CHAPTER 2: Build Community

Early in Chapter 2, Edmiston quotes a respected educator who says building community is a continual process: “you can’t build community in a day-and-a-half” (73). Tracey Bigler-McCarthy is correct, but she teaches at a school that is pedagogically constructivist. Creating a community takes time – “weeks before such socially demanding work,” (88) students were playing cooperative games. In a typically-scheduled high school, students have 6 to 7 different teachers, who may (unlikely!) or may not be on board with building community. With curriculum and testing pressures, grades to submit, and schedules to keep, it could be challenging to establish strong ties without sacrificing some other aspect of one’s teaching.

One of the methods of building community is having students complete ensemble tasks; Edmiston provides a table detailing the “core dimensions” of these. They are more collaborative and cooperative than most “group work” activities.

Edmiston also examines a 9th-grade English class in an urban high school for the ways their teacher, Megan Bollinger, builds community with a student body facing social and economic challenges.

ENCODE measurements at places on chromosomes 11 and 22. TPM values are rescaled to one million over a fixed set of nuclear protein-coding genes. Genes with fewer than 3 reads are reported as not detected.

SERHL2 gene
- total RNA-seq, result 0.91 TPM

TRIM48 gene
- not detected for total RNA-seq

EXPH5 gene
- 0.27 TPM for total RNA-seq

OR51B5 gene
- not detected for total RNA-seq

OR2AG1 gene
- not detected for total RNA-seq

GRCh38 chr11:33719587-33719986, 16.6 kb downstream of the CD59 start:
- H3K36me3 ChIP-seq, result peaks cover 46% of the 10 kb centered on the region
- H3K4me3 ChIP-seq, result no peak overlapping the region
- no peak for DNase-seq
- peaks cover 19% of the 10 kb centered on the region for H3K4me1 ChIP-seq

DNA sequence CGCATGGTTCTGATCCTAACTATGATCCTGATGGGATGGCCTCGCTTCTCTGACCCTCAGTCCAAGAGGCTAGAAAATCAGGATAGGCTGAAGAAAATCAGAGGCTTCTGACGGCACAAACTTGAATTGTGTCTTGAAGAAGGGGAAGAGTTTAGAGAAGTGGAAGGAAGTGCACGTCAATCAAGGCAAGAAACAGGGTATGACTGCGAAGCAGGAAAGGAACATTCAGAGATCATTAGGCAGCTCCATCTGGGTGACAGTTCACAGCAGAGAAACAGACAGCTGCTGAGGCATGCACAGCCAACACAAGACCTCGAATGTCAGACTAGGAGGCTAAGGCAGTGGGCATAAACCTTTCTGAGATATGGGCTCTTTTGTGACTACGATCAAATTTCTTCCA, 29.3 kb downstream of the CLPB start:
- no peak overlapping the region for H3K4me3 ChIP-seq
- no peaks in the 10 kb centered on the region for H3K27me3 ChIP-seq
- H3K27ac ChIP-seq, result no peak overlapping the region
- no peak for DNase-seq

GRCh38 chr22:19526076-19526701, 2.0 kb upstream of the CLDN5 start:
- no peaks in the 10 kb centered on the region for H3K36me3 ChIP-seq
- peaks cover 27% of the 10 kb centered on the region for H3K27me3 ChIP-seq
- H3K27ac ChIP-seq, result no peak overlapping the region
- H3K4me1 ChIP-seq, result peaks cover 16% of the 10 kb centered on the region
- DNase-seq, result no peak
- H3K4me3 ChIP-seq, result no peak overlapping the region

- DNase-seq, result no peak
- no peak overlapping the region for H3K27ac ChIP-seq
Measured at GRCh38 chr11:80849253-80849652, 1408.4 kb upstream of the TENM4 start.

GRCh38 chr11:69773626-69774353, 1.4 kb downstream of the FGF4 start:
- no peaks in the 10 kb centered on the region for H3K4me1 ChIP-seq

There’s an inset in Chapter 2 explaining the game “There’s a Strong Wind Blowing For/The Sun Shines on All Those Who” that has some great examples from Macbeth


Edmiston shares some of his early teaching experiences in order to demonstrate that “Community Building is Possible with Any Group.” He details a seminar with Dorothy Heathcote in a school for persons with developmental disabilities. Edmiston also recounts some moments at Highland Park Elementary in Grove City, Ohio which has a “child-initiated, project-based” philosophy. I do want to know whether the interventions suggested by colleagues for the student who spent 2 days under a desk “snapping at people like a dog” worked, but Edmiston leaves that part out of his recollections!

A list of ways to model inclusion on pages 115 and 116 has useful tips, the challenge for teachers is juggling multiple adaptions within a classroom of 25 students.